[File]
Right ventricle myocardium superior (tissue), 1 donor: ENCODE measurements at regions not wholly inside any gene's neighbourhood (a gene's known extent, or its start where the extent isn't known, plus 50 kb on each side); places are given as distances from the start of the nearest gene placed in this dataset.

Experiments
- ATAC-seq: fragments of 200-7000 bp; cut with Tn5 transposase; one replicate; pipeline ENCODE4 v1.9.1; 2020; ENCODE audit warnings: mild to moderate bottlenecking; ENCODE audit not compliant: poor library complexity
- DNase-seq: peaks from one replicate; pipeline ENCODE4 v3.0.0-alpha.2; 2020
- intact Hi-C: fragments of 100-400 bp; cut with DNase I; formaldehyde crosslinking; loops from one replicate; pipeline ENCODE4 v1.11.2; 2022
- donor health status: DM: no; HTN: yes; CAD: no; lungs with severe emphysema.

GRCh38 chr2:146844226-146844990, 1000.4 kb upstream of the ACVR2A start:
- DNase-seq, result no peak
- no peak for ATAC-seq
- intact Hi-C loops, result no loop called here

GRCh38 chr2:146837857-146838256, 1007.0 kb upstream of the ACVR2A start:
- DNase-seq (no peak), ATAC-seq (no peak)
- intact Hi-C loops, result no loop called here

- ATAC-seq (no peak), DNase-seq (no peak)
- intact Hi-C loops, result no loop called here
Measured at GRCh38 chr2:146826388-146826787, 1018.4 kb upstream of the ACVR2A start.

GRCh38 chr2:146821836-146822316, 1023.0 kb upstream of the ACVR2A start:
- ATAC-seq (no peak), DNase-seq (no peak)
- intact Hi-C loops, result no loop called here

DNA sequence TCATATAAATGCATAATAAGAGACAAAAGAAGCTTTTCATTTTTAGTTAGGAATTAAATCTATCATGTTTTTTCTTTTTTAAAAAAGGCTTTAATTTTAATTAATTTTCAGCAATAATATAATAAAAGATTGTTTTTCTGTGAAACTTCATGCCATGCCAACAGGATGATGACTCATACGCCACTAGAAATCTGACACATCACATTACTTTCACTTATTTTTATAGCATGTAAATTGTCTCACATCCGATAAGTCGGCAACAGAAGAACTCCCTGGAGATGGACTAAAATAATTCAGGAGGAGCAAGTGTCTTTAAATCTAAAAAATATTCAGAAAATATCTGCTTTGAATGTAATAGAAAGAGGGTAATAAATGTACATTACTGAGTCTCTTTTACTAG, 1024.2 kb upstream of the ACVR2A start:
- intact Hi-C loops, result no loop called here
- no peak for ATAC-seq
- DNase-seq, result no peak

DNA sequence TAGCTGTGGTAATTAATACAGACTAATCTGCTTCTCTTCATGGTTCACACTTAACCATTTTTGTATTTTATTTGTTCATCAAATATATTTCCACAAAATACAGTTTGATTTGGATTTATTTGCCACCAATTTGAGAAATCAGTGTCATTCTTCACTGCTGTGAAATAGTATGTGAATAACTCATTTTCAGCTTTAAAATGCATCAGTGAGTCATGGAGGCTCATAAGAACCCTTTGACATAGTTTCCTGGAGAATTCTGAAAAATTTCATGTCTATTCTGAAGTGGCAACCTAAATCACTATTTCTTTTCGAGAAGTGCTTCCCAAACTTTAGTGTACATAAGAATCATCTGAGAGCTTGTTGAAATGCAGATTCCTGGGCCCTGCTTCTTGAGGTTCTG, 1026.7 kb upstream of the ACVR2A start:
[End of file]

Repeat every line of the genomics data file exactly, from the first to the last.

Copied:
Right ventricle myocardium superior (tissue), 1 donor: ENCODE measurements at regions not wholly inside any gene's neighbourhood (a gene's known extent, or its start where the extent isn't known, plus 50 kb on each side); places are given as distances from the start of the nearest gene placed in this dataset.

Experiments
- ATAC-seq: fragments of 200-7000 bp; cut with Tn5 transposase; one replicate; pipeline ENCODE4 v1.9.1; 2020; ENCODE audit warnings: mild to moderate bottlenecking; ENCODE audit not compliant: poor library complexity
- DNase-seq: peaks from one replicate; pipeline ENCODE4 v3.0.0-alpha.2; 2020
- intact Hi-C: fragments of 100-400 bp; cut with DNase I; formaldehyde crosslinking; loops from one replicate; pipeline ENCODE4 v1.11.2; 2022
- donor health status: DM: no; HTN: yes; CAD: no; lungs with severe emphysema.

GRCh38 chr2:146844226-146844990, 1000.4 kb upstream of the ACVR2A start:
- DNase-seq, result no peak
- no peak for ATAC-seq
- intact Hi-C loops, result no loop called here

GRCh38 chr2:146837857-146838256, 1007.0 kb upstream of the ACVR2A start:
- DNase-seq (no peak), ATAC-seq (no peak)
- intact Hi-C loops, result no loop called here

- ATAC-seq (no peak), DNase-seq (no peak)
- intact Hi-C loops, result no loop called here
Measured at GRCh38 chr2:146826388-146826787, 1018.4 kb upstream of the ACVR2A start.

GRCh38 chr2:146821836-146822316, 1023.0 kb upstream of the ACVR2A start:
- ATAC-seq (no peak), DNase-seq (no peak)
- intact Hi-C loops, result no loop called here

DNA sequence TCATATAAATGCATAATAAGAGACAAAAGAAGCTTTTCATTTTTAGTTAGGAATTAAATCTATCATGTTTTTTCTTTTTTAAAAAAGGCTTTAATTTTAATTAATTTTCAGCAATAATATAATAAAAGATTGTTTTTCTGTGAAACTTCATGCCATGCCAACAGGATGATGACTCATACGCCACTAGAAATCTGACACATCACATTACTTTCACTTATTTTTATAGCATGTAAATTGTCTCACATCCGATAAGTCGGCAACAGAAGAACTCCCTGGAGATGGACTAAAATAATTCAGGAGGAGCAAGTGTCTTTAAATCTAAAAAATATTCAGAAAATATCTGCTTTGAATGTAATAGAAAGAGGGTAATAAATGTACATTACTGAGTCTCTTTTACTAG, 1024.2 kb upstream of the ACVR2A start:
- intact Hi-C loops, result no loop called here
- no peak for ATAC-seq
- DNase-seq, result no peak

DNA sequence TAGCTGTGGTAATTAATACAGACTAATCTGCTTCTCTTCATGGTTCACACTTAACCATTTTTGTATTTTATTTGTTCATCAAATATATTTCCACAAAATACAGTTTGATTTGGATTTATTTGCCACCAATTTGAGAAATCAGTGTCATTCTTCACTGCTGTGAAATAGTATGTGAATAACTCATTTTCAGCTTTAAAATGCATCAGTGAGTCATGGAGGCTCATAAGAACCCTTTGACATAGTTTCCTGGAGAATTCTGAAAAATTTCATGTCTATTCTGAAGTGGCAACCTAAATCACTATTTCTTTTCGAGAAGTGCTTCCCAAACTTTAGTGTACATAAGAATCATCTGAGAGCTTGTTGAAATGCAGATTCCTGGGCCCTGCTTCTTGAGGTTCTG, 1026.7 kb upstream of the ACVR2A start: